Asia & Africa
Madhunashini is a climbing plant, producing stems up to 3 metres long. The leaves are green; the stems are hairy and light brown. The leaves are 2- 6 cm in length and 1 - 4 cm in width and are simple, petiolate and opposite, with an acute
apex and reticulate venation. They are pubescent on both surfaces . They have a characteristic odour; the taste is slightly bitter and stringent. The leaves also possess the remarkable ability to inhibit the perception of sweet tastes for a few hours .
Flowers are pale yellow, bell-shaped. Corona is single, with 5 fleshy scales. The stems scramble over the ground, climbing into the surrounding vegetation.
Gumar is a well-known Ayurvedic herb with a very good reputation in the treatment of diabetes. It is used particularly to reduce sugar levels in the blood and urine and is also used as a green vegetable.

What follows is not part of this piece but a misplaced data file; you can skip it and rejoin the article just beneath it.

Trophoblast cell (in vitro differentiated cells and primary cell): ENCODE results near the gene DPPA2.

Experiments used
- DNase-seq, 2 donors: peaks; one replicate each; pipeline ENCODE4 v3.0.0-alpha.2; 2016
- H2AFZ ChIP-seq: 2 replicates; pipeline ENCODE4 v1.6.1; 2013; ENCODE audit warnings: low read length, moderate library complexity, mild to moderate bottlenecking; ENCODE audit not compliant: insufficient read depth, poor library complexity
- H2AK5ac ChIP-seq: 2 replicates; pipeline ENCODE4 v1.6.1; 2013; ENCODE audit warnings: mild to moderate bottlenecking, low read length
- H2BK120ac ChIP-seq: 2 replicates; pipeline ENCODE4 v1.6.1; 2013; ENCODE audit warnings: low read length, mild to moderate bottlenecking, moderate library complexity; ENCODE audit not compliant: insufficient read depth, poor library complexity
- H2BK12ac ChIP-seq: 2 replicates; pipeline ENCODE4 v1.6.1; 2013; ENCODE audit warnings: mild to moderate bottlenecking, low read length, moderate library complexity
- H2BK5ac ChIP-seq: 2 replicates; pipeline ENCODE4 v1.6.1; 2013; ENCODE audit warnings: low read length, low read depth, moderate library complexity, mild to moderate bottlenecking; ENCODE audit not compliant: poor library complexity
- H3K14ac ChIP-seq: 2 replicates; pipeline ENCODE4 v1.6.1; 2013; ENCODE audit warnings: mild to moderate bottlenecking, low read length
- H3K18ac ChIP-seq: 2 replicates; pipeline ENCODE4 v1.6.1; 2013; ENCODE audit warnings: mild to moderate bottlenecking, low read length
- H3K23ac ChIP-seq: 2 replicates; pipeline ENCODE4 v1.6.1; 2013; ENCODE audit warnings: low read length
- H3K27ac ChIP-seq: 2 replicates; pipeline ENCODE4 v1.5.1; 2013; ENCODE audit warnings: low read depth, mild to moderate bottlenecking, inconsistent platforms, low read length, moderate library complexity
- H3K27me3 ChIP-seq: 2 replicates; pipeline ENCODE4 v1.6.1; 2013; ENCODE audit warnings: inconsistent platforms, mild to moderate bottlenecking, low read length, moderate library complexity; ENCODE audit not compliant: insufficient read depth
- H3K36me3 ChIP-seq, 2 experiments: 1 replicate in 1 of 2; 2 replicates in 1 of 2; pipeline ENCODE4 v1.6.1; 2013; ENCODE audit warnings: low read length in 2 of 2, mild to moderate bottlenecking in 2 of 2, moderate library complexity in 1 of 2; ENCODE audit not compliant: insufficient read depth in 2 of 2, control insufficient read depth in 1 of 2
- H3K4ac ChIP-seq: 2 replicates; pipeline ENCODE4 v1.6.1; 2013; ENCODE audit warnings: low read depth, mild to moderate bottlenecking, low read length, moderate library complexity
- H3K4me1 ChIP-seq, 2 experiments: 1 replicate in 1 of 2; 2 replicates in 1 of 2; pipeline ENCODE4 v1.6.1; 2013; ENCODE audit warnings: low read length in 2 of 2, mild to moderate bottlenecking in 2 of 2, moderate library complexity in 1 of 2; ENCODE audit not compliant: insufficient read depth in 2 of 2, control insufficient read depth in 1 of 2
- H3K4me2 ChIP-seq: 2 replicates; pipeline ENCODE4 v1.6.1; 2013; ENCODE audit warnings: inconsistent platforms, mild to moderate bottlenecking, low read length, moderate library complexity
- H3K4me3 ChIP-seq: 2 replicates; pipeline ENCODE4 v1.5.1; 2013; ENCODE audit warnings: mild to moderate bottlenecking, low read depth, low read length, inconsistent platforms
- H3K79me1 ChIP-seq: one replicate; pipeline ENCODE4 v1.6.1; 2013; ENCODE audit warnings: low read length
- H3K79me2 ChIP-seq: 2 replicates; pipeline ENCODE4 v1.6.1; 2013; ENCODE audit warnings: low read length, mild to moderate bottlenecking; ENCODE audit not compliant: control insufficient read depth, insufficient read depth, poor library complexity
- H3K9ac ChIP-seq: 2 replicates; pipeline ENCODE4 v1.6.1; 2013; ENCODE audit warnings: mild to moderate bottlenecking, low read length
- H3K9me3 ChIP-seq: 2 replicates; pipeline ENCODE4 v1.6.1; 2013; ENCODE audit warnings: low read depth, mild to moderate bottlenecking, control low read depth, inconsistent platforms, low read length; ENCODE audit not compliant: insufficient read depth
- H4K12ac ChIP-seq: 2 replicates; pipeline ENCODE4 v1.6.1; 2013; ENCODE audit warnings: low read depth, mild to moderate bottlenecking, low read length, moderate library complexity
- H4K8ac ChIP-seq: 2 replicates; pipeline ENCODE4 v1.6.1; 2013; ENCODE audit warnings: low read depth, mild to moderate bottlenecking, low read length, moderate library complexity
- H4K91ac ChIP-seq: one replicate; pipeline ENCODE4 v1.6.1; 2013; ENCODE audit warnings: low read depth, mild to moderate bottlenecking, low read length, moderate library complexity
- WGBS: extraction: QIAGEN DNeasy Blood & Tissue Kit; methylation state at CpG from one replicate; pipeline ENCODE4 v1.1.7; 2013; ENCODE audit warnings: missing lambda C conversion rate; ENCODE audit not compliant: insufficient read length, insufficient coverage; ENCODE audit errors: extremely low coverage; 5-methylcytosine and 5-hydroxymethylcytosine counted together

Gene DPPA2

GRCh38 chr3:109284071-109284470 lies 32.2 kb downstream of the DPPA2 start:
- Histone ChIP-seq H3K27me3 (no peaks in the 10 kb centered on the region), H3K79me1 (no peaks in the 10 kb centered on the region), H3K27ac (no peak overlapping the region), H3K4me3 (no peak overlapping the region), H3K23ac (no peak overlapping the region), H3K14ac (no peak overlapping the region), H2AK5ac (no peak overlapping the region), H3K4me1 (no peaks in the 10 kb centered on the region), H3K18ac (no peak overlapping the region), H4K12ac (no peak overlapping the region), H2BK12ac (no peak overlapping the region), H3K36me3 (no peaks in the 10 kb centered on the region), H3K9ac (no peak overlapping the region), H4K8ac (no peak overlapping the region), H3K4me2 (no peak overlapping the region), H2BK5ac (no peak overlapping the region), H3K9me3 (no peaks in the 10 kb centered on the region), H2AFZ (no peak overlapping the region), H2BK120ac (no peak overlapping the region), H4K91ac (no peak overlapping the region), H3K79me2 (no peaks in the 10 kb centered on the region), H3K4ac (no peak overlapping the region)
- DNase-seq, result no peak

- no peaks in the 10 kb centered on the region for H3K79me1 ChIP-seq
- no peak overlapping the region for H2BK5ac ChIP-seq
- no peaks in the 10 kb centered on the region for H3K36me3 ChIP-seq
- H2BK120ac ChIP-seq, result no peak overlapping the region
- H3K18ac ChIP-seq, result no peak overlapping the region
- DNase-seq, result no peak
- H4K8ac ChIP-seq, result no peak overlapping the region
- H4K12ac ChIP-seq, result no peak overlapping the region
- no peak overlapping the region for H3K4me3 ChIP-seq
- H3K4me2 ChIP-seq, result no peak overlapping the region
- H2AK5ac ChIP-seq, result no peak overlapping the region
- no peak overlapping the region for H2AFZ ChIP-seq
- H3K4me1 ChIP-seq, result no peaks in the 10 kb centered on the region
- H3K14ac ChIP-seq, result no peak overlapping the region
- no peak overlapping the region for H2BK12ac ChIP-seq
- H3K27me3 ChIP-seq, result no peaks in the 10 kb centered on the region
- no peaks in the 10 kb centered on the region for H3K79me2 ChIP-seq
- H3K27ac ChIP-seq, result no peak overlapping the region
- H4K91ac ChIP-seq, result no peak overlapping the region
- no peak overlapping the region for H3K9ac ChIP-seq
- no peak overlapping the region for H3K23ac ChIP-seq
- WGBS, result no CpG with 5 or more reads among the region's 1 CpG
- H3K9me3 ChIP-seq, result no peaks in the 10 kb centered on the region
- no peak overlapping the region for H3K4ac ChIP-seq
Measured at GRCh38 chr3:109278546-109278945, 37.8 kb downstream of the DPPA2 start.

Madhunashini prefers tropical and sub-tropical type of climate. It is found growing even in dry areas also. The areas with high or medium well distributed rainfall are suitable for its cultivation.
The crop is found growing on a variety of soil in different localities. Red sandy loam or medium deep black soil are reported to be ideal for this crop. The plant is sensitive to water logging and hence its cultivation on such soil should be avoided
The plant grows best in areas with a well-distributed rainfall
Specimen decoration along fences and trellises.
Water the plants everyday and keep the soil moist. Make sure excess water is drained out. Trim the plants in the summers to keep them in good shape. You can keep the herbs on a kitchen windowsill provided you are getting good sunlight there.
Potted herb plants are sensitive to sun and naturally grow towards the source of sunlight. They might start to lean after some time so make sure to rotate the pot in different direction.
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